May 10, 2016 // Uncategorized

A hidden and invisible God

The Holy Spirit depicted in a window at the Vatican in Rome.

This coming Sunday we will celebrate the culmination of the Easter season: the descent of the Holy Spirit upon the apostles at Pentecost. This powerful manifestation of God involved a mighty wind and tongues of fire. The apostles were transformed by this experience. They became heralds of “the mighty works of God” (Acts 2:11). On that day, the Church came into being and was revealed to the world.

Celebrating the feast of Pentecost includes contemplating the Holy Spirit, the Third Person of the Most Blessed Trinity. Pope Saint John Paul II spoke of the Holy Spirit as the “hidden God.” Though the Holy Spirit operates in the Church and in the world, He is not manifested visibly like God the Son.  The Son assumed human nature and became like us. The Holy Spirit, however, did not become man. We can only observe Him by the effects of His presence and action in us and in the world. The Holy Spirit operates as the “hidden God,” invisible in His Person.

The “hiddenness” of the Holy Spirit may make it more difficult for many of us to relate to this Divine Person. We can relate more easily perhaps to God the Son. By becoming man, the Son entered into the realm of the experientially visible. He was able to be seen and touched. Because the Son assumed our human nature, we can relate to Him as our brother. We can relate to Jesus more easily since He became man. It may also be easier to relate to the first Person of the Blessed Trinity since we have an experience of fatherhood. Though human fatherhood is an imperfect reflection of the fatherhood of God the Father, it does help us to relate to the first Person of the Blessed Trinity. And, even though the Father remains invisible and transcendent, He is manifested in the Son. As Jesus said: He who sees me sees the Father (John 14:9).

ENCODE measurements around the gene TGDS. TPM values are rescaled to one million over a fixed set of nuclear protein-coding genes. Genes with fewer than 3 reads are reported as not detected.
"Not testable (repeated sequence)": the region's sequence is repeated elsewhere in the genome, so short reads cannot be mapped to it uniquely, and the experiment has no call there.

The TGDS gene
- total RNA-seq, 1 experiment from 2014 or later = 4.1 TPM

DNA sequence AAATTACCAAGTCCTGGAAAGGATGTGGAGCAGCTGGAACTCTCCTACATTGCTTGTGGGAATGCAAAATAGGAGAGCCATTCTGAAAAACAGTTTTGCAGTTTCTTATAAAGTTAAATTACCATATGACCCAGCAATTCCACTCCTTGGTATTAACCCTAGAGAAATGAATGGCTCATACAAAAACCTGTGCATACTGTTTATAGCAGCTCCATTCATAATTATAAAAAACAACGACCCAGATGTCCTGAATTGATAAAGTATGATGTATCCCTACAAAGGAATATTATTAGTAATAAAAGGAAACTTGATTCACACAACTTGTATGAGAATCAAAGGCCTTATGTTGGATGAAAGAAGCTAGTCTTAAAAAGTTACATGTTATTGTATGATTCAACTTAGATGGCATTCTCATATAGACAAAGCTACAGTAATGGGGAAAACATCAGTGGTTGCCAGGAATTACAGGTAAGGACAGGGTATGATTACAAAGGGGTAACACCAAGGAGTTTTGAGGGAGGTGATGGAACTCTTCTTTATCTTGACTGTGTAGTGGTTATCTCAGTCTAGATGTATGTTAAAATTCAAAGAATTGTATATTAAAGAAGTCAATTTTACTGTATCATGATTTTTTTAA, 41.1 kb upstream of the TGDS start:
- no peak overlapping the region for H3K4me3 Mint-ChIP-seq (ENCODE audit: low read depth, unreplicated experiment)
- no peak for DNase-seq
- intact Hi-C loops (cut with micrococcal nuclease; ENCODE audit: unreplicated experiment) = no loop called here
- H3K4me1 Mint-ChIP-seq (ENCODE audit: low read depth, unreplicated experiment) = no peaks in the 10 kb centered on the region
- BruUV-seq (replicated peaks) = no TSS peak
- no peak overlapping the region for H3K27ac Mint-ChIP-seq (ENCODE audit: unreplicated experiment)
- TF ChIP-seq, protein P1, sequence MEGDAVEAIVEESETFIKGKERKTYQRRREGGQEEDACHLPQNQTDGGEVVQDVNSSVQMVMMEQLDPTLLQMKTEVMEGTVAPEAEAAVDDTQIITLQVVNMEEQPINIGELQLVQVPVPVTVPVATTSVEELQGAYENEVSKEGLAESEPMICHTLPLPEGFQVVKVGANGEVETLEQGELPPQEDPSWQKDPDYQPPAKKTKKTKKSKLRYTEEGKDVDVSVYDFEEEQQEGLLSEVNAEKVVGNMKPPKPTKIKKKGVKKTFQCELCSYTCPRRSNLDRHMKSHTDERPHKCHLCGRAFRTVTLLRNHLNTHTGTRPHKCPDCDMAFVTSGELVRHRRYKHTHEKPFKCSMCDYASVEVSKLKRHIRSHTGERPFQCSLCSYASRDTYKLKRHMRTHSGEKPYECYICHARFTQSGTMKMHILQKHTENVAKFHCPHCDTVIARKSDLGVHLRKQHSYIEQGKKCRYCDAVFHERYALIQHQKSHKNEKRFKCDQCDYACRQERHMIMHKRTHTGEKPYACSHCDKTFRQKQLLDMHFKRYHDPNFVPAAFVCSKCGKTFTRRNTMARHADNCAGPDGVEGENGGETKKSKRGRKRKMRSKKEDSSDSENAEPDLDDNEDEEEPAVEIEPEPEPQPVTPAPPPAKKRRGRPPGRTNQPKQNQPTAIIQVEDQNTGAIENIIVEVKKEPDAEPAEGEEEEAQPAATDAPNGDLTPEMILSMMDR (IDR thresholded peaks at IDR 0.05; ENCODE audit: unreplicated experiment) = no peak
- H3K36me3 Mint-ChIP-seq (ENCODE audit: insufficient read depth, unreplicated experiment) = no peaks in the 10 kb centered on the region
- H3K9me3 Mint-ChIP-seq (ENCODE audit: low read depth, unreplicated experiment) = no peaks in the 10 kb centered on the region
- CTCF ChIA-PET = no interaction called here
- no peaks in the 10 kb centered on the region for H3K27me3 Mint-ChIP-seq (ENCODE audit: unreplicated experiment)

Even though the Holy Spirit may be more difficult to understand and relate to, it is important that we make the effort. He has been revealed to us by Jesus who often spoke about Him. Just as Jesus taught us to recognize and invoke God as Father, He also taught us the divine Personhood of the Holy Spirit. He spoke of the Holy Spirit in personal terms, as our advocate, defender, and consoler. He taught us that this Person, the Holy Spirit, whom the Father would send in His name, would teach us everything and remind us of all that He taught us (John 14:26).  These activities, “teaching and reminding,” show that the Holy Spirit is not an impersonal force, but a Divine Person.

We must avoid thinking of the Holy Spirit as a kind of impersonal cosmic power, something like “the force” in Star Wars. The Holy Spirit is a Divine Person. He is the Lord and Giver of Life, as we profess in the Creed. He is our Consoler and Advocate. Though invisible, He is real. He is at work in the Church and in the world and in our souls. He is, as we pray in the Sequence of Pentecost Sunday, “the soul’s most welcome guest.”

When we were baptized, we were put into a close personal relationship with the three Divine Persons. We were introduced into the intimacy of the Trinity. We are reminded of this every time we make the sign of the cross and renew our relationship with the Father and the Son and the Holy Spirit.